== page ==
Would Hollywood have funded such a blasphemous film? Probably not. Cohen started out pushing the envelope in a film titled “It’s Alive” that features a vicious mutant infant functioning like the monster doll in “Chucky” that sadistically kills anybody who gets in his way. Determined to make “It’s Alive” a credible work, Cohen persuaded Bernard Hermann to write the film score. In the course of working with Cohen, Hermann developed paternal feelings to Cohen who worshipped Hermann in kind.

As a cinephile himself, Cohen was always on the lookout for veteran actors and directors that he could cast in his films. He lined up acclaimed b-movie director Sam Fuller to play a Nazi hunter in “A Return to Salem’s Lot” and Broderick Crawford to play J. Edgar Hoover in “The Private Files of J. Edgar Hoover”. Made in 1977, the film evidently incorporates a revisionist take on FDR that departs from the hagiography surrounding the New Deal architect who has become a saint to Michael Moore, Bernie Sanders, et al. In addition, Robert Kennedy gets taken down as Bright Lights Film Journal points out:

His Hoover is no rogue or loose cannon or unscrupulous “godfather.” Rather the opposite: this Hoover rules with judgment and probity in his “crime fighting” and domestic contra operations. He is the Pope of cops. As a centrist organizer of bureaucratic rule, he opposes the episodic and subjectively motivated spying and dirty tricks perpetrated by presidents. He opposes Franklin Roosevelt’s internment of West Coast citizens of Japanese descent; the film portrays this obscenity as the reactionary land grab it was, with FDR and Earl Warren gloating over the spoils. In a later scene, he chastises Senator Joseph McCarthy as an unprincipled opportunist for his irresponsible red-baiting. Hoover fears these tactics will eventually discredit a witch hunt originally organized by Roosevelt and continued by Truman as they prepared their wars of imperial plunder and sought to eradicate any antiwar sentiment in the labor movement.

Confronted by Nixon’s demands for increased domestic spying, Hoover stonewalls. The film suggests this leads Nixon to set up his own illegal black-bag outfit, the “plumbers.” At the end of the movie, it is suggested Tolson’s release of Hoover’s “private files” to the press led to Nixon’s resignation.

The Private Files of J. Edgar Hoover also focuses on the Justice Department turf war between Hoover and Attorney General Robert F. Kennedy. Actor Michael Parks plays RFK as a hunched, arrogantly smiling juvenile who can ultimately do nothing against Hoover. Historically, it would be hard to imagine two government officials with more in common politically. They both cut their teeth trying to wreck the U.S. labor movement. Hoover zeroed-in on destroying its communist vanguard, while Kennedy succeeded in branding it a criminal mob enterprise permanently corrupted and ready for government receivership. (The witch hunt against communist militants, combined with Kennedy “anti-mob” crusade, saddled our unions with the leadership of finks like Teamster President Jackie Presser.)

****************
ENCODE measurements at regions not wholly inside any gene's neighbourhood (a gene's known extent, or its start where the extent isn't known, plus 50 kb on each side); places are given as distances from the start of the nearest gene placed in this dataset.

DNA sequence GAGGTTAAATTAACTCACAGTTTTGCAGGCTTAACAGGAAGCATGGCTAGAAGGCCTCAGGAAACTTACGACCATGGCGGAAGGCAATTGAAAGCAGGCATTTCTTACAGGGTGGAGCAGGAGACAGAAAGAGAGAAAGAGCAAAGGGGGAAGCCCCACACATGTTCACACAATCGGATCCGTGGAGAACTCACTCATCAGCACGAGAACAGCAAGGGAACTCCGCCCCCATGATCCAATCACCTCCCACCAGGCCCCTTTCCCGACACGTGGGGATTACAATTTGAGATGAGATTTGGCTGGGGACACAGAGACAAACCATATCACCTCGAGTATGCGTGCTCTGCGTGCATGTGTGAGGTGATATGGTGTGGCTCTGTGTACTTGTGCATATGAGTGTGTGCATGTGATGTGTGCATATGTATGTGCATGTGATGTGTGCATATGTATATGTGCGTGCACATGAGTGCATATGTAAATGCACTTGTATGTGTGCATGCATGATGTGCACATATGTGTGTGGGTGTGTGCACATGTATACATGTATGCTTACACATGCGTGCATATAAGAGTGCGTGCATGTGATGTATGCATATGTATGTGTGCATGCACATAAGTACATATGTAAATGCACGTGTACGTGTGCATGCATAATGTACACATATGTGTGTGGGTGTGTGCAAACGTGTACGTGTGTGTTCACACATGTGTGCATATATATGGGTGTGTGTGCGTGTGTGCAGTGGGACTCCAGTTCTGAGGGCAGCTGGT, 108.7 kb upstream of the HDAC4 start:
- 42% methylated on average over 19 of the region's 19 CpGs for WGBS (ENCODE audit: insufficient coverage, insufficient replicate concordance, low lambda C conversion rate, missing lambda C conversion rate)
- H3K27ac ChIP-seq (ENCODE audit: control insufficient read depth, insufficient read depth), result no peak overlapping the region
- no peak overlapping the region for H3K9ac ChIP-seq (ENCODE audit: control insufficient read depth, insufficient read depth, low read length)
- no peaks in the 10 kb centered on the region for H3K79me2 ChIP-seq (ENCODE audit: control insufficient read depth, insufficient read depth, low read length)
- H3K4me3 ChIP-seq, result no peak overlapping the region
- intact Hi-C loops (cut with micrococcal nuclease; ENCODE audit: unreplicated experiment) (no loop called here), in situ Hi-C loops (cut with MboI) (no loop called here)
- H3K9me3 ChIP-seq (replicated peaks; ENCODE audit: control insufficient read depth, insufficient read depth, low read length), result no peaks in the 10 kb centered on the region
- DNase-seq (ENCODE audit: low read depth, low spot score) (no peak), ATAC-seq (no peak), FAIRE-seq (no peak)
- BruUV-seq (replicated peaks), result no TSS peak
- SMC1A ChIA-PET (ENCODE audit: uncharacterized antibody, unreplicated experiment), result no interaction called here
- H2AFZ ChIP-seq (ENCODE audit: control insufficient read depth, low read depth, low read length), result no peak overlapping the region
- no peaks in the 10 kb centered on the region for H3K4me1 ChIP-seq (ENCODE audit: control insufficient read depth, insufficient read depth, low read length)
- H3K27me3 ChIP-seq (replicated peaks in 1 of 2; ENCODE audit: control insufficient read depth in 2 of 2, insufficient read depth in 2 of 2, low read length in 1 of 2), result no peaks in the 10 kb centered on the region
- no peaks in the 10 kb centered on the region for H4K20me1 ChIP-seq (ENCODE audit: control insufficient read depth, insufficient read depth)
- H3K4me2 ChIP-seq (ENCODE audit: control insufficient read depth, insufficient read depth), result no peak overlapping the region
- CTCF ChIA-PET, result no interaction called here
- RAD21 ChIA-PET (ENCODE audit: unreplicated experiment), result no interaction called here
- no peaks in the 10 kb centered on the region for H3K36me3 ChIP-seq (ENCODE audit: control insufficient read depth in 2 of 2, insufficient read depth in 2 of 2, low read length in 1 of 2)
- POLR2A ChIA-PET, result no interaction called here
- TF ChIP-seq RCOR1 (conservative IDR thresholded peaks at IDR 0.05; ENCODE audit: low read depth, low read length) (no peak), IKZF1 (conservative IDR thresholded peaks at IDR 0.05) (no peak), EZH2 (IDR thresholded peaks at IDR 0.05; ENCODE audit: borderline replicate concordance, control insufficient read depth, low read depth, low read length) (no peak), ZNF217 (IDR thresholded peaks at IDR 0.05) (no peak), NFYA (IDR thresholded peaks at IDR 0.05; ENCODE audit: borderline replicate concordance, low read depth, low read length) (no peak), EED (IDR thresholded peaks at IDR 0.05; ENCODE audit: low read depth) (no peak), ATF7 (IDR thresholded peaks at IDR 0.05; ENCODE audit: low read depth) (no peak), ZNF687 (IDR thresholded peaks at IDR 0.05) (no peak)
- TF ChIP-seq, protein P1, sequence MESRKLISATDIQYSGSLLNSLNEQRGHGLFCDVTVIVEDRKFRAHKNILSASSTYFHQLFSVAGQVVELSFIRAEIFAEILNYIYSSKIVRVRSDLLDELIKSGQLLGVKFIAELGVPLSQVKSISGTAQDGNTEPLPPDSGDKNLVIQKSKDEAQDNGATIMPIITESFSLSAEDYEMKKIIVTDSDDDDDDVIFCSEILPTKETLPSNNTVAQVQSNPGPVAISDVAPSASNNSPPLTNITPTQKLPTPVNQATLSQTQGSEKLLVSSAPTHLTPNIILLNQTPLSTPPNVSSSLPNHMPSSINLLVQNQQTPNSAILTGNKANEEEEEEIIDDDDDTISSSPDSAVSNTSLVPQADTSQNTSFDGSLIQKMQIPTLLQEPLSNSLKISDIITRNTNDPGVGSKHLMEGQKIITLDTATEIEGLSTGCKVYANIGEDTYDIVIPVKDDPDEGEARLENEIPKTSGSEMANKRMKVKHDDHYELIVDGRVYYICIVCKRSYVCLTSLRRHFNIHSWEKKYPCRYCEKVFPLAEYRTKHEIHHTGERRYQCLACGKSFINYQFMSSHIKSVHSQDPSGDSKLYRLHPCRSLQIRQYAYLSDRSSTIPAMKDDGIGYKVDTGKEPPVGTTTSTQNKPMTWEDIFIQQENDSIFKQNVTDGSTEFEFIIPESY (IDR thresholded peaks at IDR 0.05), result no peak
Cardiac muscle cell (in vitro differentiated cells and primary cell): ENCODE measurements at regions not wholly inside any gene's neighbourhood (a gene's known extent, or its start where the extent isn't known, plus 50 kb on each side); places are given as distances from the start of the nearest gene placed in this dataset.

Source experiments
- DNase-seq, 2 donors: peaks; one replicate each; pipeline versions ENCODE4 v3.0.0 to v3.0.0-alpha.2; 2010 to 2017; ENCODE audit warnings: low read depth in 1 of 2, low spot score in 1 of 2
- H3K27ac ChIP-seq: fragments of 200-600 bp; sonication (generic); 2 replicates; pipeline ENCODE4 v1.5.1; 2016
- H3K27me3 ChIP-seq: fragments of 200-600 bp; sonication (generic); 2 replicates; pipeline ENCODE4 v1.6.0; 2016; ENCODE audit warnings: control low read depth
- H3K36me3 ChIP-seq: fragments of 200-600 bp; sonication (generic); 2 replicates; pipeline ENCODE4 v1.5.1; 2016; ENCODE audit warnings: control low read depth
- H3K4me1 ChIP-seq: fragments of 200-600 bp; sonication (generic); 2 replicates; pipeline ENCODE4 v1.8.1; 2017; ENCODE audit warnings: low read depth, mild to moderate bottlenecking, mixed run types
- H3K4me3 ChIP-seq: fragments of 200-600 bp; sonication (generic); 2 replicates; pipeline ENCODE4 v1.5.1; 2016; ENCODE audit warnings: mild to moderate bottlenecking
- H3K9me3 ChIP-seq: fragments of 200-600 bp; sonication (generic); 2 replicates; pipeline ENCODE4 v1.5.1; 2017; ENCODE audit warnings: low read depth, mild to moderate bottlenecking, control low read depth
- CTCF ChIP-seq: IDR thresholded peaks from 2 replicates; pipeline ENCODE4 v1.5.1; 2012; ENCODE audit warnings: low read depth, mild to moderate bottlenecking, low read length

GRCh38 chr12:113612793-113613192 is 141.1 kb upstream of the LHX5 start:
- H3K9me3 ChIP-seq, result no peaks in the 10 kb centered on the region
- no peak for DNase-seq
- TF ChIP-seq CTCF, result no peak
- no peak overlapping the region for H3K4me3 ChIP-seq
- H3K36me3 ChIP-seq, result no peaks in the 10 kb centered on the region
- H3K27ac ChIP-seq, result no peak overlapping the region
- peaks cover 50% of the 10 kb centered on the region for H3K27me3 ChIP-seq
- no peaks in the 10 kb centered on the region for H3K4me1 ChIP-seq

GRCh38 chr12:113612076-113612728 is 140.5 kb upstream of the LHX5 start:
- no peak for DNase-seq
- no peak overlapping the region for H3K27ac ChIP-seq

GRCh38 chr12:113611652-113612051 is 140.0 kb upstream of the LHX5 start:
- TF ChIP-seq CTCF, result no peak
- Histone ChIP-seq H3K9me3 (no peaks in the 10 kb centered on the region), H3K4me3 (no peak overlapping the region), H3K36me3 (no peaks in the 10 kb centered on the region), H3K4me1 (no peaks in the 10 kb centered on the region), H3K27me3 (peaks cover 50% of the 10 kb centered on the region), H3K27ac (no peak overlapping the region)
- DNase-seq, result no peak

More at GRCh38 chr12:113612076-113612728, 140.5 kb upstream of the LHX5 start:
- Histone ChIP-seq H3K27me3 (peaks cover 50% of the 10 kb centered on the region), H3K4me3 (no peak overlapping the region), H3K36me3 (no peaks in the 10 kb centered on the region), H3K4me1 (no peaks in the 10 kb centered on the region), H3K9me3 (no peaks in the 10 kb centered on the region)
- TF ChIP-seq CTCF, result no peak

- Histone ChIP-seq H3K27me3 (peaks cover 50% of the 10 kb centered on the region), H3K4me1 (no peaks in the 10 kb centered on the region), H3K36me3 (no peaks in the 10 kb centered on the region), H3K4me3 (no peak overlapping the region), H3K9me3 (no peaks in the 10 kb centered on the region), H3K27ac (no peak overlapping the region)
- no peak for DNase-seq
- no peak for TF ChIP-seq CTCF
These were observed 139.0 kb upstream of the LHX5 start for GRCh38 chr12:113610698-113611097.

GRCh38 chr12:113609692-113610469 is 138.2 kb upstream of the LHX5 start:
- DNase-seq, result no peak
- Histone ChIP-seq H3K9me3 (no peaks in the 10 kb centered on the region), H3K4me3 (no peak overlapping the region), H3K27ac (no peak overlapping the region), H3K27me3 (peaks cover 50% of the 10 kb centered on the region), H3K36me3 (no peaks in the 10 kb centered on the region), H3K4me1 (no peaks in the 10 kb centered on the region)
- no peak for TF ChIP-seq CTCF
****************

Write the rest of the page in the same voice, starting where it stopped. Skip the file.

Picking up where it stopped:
“God Told Me To” is on Youtube with ads scattered throughout, just as if you were watching it on FX or AMC. So is “The Private Files of J. Edgar Hoover” but without any ads. I haven’t conducted a thorough inventory but I suspect that many of Cohen’s other films are there as well. At 77 years old, he seems more interested in attracting new fans than making money. People like me, in other words.

4 Comments »

  1. I discovered Larry Cohen during the 1970s at second run movie theaters that offered bargain matinees for $2.00. The first Cohen picture I saw was BLACK CAESAR, a Blaxplotation movie along the lines of LITTLE CAESAR. As a shoeshine boy the protagonist is assaulted by a crooked cop who breaks his leg and leaves him with a limp. Years later and now a big time crime boss in Harlem he encounters the same crooked cop who he takes captive, forces to cover his face with black shoeshine polish and get on his knees and sing “Mamee” before beating the cop to death with his old shoeshine box. At the time, this scene was completely outrageous but powerfully expressive.

    Cohen’s THE PRIVATE FILES OF J.EDGAR HOOVER has a score by Miklos Rosza in the classical Hollywood style that gives it the flavor of Warner Bros. biopic, though a very perverse and politically critical one. I prefer the Cohen version to Clint Eastwood’s J.EDGAR.

    Comment by Richard Modiano — August 4, 2018 @ 6:07 pm

  2. In 1974 our 13 year old world’s were rocked by “It’s Alive” https://www.youtube.com/watch?v=P031DFgu29g

    Comment by Karl Friedrich — August 4, 2018 @ 7:23 pm

  3. I believe you meant John, not Ben Cassavetes.
    Probably thinking of Ben Gazara, one of Cassavetes
    stable.

    Comment by Rick Sprout — August 4, 2018 @ 8:18 pm

  4. Thanks, Rick. I did notice that just before your comment appeared. Getting old, I guess.

    Comment by louisproyect — August 4, 2018 @ 8:21 pm